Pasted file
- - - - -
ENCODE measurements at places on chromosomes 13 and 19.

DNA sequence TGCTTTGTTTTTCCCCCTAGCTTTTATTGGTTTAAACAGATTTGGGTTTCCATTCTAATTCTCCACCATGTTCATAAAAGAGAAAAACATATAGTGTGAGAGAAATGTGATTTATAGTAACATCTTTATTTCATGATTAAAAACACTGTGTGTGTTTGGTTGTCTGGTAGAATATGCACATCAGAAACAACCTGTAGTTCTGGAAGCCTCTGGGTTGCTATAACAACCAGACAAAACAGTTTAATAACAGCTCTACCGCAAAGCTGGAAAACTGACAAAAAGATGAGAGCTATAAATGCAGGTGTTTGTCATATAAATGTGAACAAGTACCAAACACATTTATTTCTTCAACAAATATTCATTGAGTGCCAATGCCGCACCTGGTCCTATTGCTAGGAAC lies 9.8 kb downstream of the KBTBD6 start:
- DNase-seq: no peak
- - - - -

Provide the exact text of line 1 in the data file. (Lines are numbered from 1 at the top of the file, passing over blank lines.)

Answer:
ENCODE measurements at places on chromosomes 13 and 19.